Let’s first start with the basics. A historical cozy mystery is really a subgenre of a subgenre. In writer-speak, genre is like a book’s specific subject with its own specific expectations. For example, romance is a genre (expectation: a love relationship, a happily-ever-after ending), and so is horror (expectation: You’re going to be scared out of your wits). Historical cozy mystery marries two subgenres: historical mysteries (subgenre of historical fiction) and cozies (subgenre of mystery fiction).

On the face of it, a historical cozy mystery is akin to the traditional mystery (sometimes called the “whodunit”). Think Agatha Christie. One of my favorite things to do at the end of a particularly stressful and annoying day is to relax on my recliner with a cup of peppermint tea and open up the Kindle reader on my iPad to a Poirot mystery (yes, he’s a pompous little man, but I like him). I immediately get into the mystery, following along with the clues and suspects, feeling the carefree times of early 20th-century post-World War I England. And Poirot always gets the criminal. Nowhere else in the 21st century can you find that kind of justice. It makes me feel soothed and, well, cozy, like all the bad things that happened during the day don’t matter.

Ah, the epitome of cozy: A pipe and an Agatha Christie book!

Photo Credit: DietmarRauscher/Depositphotos.com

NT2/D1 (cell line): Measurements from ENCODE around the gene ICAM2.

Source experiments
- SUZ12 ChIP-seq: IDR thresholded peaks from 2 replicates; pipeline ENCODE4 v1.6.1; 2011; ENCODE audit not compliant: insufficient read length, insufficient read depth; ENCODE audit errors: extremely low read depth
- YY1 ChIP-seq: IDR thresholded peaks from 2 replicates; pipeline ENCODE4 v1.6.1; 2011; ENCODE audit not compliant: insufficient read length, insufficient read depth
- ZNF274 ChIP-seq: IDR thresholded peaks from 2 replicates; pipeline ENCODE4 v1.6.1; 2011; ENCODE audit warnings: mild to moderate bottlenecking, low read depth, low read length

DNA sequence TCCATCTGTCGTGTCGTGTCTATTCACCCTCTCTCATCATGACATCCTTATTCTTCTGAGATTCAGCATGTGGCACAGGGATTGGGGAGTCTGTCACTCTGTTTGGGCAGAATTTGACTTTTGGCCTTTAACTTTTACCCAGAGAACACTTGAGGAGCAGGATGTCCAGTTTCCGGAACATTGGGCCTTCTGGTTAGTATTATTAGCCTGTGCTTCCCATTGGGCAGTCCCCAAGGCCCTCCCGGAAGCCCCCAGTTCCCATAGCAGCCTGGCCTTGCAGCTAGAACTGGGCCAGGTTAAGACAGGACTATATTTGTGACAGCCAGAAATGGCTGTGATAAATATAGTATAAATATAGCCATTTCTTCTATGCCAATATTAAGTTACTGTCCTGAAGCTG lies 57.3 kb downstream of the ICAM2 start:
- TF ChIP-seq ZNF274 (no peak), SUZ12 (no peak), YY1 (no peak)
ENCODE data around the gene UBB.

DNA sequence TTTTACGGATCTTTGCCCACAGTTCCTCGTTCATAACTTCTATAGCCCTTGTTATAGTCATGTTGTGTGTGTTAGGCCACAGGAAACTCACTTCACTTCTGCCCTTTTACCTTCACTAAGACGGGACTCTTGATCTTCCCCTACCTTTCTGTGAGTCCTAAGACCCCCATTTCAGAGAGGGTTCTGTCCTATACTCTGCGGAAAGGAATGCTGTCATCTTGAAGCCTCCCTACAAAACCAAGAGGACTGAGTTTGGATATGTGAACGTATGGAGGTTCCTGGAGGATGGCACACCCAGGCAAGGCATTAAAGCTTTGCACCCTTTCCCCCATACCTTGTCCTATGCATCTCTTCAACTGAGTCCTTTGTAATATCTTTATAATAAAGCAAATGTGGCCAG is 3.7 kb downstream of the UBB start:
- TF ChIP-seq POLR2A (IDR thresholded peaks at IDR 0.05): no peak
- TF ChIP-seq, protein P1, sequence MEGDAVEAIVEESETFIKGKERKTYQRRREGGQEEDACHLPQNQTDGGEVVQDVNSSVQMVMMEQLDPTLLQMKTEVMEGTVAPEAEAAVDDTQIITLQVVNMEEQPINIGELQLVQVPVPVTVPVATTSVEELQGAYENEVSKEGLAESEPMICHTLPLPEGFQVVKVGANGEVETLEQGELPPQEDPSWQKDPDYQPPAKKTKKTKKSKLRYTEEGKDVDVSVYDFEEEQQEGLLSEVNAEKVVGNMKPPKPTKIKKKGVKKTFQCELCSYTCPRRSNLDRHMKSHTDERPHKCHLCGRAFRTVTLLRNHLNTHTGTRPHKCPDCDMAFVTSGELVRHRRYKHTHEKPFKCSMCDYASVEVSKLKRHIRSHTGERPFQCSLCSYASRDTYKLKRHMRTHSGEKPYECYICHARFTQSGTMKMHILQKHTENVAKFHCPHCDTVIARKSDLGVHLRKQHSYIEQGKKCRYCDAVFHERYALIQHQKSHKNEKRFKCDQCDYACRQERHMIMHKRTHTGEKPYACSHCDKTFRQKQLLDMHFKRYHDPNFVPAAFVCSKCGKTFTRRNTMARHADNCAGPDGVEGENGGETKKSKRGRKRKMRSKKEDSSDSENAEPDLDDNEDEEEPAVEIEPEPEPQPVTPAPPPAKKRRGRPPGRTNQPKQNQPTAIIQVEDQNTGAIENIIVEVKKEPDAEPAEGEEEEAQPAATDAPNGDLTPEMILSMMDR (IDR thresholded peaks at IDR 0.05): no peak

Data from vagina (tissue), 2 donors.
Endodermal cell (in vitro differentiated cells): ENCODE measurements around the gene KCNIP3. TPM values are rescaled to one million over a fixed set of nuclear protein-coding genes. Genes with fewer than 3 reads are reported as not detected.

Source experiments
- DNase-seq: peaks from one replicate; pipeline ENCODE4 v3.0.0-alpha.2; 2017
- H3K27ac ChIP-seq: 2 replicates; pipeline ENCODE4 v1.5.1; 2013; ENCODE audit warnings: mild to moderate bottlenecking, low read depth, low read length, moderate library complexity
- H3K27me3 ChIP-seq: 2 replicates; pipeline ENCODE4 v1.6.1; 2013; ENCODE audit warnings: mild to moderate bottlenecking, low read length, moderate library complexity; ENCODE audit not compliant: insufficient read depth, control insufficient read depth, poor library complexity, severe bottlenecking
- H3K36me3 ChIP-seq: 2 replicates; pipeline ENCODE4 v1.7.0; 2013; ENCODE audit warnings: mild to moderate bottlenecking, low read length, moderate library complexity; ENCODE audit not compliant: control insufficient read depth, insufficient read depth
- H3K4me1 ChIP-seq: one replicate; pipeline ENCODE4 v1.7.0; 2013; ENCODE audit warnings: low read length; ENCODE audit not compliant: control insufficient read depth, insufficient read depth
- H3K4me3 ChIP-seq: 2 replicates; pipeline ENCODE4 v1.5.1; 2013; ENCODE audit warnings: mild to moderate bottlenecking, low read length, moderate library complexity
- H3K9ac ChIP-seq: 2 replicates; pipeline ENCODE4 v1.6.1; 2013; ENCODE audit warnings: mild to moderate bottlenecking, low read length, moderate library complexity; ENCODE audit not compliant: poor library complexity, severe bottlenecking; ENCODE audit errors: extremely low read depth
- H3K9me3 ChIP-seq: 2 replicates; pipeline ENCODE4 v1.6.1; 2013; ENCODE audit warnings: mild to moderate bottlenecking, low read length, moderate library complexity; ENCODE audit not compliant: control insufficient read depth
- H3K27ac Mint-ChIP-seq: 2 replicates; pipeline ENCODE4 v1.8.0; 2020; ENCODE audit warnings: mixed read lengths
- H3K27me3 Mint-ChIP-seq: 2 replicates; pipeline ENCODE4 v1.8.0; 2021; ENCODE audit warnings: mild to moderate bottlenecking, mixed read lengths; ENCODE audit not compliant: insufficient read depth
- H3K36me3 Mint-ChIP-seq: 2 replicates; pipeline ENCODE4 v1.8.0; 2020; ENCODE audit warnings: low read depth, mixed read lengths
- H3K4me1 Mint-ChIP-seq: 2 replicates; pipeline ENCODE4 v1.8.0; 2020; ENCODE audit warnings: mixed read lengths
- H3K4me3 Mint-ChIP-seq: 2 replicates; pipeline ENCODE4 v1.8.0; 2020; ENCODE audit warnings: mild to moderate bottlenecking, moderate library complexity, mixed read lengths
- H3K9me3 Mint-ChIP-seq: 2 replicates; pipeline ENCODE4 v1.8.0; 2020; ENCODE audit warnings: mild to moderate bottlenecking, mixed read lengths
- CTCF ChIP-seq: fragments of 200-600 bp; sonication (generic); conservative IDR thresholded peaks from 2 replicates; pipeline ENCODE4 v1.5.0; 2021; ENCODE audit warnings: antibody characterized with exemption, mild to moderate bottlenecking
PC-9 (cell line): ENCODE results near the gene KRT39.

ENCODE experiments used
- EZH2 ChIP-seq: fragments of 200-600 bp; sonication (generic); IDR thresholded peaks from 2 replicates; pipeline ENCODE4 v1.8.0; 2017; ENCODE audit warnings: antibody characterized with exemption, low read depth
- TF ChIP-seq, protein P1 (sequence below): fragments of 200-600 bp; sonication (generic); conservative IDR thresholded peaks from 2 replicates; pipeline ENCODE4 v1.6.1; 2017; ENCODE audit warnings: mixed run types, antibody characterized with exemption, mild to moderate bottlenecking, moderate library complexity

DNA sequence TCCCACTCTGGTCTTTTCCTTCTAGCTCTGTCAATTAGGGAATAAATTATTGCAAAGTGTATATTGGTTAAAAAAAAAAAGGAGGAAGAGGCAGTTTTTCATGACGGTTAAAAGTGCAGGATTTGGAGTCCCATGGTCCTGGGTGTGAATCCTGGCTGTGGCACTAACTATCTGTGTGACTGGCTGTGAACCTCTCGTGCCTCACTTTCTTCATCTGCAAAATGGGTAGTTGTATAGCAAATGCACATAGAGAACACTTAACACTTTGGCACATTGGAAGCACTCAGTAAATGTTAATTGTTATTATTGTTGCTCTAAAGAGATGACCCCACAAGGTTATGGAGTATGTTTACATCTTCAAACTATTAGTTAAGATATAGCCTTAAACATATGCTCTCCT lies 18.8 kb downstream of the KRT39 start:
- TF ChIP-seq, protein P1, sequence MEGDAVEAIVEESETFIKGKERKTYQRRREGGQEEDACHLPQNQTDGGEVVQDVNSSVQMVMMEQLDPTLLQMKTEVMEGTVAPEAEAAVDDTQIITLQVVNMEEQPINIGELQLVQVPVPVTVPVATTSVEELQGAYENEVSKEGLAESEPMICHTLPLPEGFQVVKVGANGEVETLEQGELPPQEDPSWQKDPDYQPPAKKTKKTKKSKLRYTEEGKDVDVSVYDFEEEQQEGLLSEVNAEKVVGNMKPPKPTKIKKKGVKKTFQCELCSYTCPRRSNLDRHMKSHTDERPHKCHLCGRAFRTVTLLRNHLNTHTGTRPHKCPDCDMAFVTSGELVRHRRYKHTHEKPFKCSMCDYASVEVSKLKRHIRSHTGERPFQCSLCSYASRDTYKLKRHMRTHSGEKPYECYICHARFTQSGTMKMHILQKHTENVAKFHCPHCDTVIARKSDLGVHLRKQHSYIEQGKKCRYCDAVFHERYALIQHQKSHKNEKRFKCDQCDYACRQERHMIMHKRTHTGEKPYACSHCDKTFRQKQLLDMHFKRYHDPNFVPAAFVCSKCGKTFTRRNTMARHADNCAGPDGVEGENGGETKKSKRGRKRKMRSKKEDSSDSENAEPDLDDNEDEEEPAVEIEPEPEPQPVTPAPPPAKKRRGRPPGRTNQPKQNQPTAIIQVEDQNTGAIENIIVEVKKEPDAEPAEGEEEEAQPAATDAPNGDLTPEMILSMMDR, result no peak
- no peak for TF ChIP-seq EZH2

The cross between mystery and history becomes interesting when we consider the main purpose of historical fiction is to submerge readers into a world of the past, and the purpose of mystery fiction is to present a human puzzle for the amateur sleuth or detective (and the reader) to solve. Writers of historical cozy mysteries aren’t only building a story around a crime that has to be solved, but they’re also giving readers insights into another era. And not just the daily lives of people living in that era, but the kinds of crime and criminals of that era and how those crimes were solved.

We have to remember crime and its detection has changed drastically over the centuries. There were no cyber crimes in the 19th century. There was no DNA testing to help solve crimes until the late 20th century. So crime detection was relatively primitive and, until the late 19th century, pretty crude in most cases. That made it more of a challenge for the historical sleuth or detective, but funner for readers to follow because detectives must make do with their wits and skills rather than rely on forensic scientific evidence.

In Book 1 of my upcoming Adele Gossling Mysteries, Adele’s brother, a former big-city detective, is amazed that the small-town sheriff of Arrojo knows enough to block off the crime scene so no one will tamper with it. Even fifty years before (the book takes place in 1902), this wouldn’t have been the case and it’s well-documented that crime scenes were trampled over by police, reporters, and sightseers. Not a great start to solving a murder.